Another week, another challenge from Chuck Wendig… really? It’s been a whole week? Where does the time go?
This week he had a link for a random sentence generator. [as at April 2013. No longer working, but you can Google one pretty easily.]
By the way this is the most fun I have had in ages. Honestly, the sentences are just awesome! If you are ever stuck for a writing prompt, I would heartily recommend it.
The rule was, less than one thousand words and the sentence has to be the first or last sentence of your flash fiction. I cheated a tiny bit and pressed the button twice, I have put my sentences in blue, so that you can see them easily. Oooh I just did it again and got "the continent studies." bad girl; stop pressing the BUTTON!
‘Every linear antique marries the voter,’ she read to herself.
She looked up at her friends. They had just finished lunch in a Chinese restaurant.
“Do you think this is a fortune?”
She read it out loud.
“I dunno. What’s a linear antique?” asked Mark.
“Something that stays the same value?” she suggested.
“Something that is flat and you know… linear?” suggested Matthew.
“A table,” stated Mark.
“No,” put in Matthew, “it says it got married. So it has to be a person, not a thing.”
“Oh yeah,” she agreed. “Marries the voter,” she read. “Am I the voter?”
“Are you?” Mark was finishing the last of the sauce poured over his boiled rice and spoke with his mouth full.
“Do you vote?”
“Occasionally. If the weather is fine.”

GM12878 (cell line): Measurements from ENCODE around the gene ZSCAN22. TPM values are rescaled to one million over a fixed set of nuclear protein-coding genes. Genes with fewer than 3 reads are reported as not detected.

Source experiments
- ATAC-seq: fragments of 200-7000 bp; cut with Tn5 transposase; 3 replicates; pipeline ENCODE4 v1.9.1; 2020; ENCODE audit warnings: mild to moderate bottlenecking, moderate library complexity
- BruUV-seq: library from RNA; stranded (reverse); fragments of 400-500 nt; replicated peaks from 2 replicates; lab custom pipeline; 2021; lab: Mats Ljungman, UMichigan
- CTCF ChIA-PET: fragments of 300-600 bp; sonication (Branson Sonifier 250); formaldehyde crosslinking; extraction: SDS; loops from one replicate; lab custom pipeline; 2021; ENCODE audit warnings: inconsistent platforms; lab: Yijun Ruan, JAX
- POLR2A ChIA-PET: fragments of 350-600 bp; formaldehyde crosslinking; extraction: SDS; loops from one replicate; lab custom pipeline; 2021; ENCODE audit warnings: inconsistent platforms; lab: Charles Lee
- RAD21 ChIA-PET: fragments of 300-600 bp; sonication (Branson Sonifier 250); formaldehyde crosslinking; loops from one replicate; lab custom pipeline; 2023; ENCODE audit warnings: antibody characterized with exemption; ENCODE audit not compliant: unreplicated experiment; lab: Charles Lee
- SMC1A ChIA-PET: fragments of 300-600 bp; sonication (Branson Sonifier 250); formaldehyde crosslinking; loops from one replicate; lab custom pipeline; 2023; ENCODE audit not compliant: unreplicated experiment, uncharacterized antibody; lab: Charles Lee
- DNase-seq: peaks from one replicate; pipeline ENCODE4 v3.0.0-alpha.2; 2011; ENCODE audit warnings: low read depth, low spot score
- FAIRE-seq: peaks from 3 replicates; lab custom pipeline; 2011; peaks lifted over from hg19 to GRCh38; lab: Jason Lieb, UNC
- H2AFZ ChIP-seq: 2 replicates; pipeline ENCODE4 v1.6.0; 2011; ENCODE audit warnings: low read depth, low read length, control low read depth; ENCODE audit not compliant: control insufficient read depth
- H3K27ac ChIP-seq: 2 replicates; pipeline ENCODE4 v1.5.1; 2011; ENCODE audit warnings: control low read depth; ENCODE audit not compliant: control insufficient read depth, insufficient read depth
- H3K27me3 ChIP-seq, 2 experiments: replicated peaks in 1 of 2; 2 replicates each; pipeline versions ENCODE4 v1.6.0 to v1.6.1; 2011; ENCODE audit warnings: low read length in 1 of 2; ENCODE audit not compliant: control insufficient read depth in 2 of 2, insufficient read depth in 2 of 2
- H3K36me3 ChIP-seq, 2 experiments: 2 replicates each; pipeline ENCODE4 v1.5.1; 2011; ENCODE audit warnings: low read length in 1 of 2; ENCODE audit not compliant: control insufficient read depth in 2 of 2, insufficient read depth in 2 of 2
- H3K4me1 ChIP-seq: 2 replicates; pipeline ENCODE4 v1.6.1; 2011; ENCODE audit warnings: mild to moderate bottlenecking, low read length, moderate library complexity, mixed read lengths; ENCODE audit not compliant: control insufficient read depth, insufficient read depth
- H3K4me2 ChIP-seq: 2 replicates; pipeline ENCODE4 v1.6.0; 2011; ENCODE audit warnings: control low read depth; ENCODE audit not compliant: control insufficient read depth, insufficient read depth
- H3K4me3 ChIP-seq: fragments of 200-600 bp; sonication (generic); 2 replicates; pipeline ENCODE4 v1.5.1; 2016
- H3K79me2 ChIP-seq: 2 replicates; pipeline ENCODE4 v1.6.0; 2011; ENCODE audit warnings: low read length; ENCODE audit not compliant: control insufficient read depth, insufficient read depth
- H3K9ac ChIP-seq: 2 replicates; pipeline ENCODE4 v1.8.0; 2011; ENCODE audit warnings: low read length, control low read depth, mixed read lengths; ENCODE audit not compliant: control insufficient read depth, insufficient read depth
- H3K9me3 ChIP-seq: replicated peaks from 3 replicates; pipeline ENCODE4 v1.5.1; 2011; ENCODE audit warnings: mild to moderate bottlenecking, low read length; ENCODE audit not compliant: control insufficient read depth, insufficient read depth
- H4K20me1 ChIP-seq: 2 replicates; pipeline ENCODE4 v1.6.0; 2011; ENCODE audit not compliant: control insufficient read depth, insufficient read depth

“Ha! Can’t change the world unless you vote.”
“Was that sarcasm?”
“It’s compulsory in some countries, like Australia. You get fined if you don’t vote,” added Matthew.
“People fought for that vote. Especially women. You are letting down the ghosts of the suffragettes. You should be ashamed of yourself,” lectured Mark.
“Pfft,” she disagreed. “Well, do you vote?”
“Always.” He sounded triumphant.
“Rain, hail or shine?” she checked.
She studied him. “Do you research it, or do you just fill in the ballot paper. Tick the boxes of the people with the nicest faces?”
“Ah,” he looked caught out. “I tend to stick to the same party.”
“That’s worse!” she declared. “You could be voting in some complete moron.”
“At least I vote,” he defended.
“I want a fortune cookie,” Matthew said. He waved at the waitress. “May I have a fortune cookie?” he asked her.
She looked doubtful. “Are you sure? They’re a bit weird today.”
“All the current batch are a bit…” she looked for a word.
“Confusing?” Matthew suggested.
“Enigmatic,” she chose. “You’re happy with an enigmatic fortune cookie?”
“Oh, yes,” he assured her.
She nodded and gave him a second look. She put the large pot of Chinese tea that she was carrying down on their table.
“Hmmm,” he said as he watched her walk away. “She seems nice.”
“Maybe you’re the voter that is going to marry,” she commented as she stood and refilled their tea cups.
He laughed. “It was your fortune and she’s too young. Not antique enough. Or linear.”
The waitress came back with one solitary cookie on a plate. He reached for it after giving her a dazzling smile. “Thank you, Amber,” he read her name tag.
She waited by the table.
He lifted an eyebrow at her.
“I want to see what it says,” she confessed.
“Oooh, me too,” said Mark.
He cracked it open and read out, “When will your machinery fear?” He snorted. “My machinery is all in good working order, thank you very much.”
“Good to know,” said Amber, as she passed him her phone number. She picked up the large teapot and walked away.
“Fortune cookies, huh.” He popped some of the fractured remains into his mouth and chewed. “Well, they taste okay.” He beamed at Amber across the room. She smiled back at him.
The others rolled their eyes.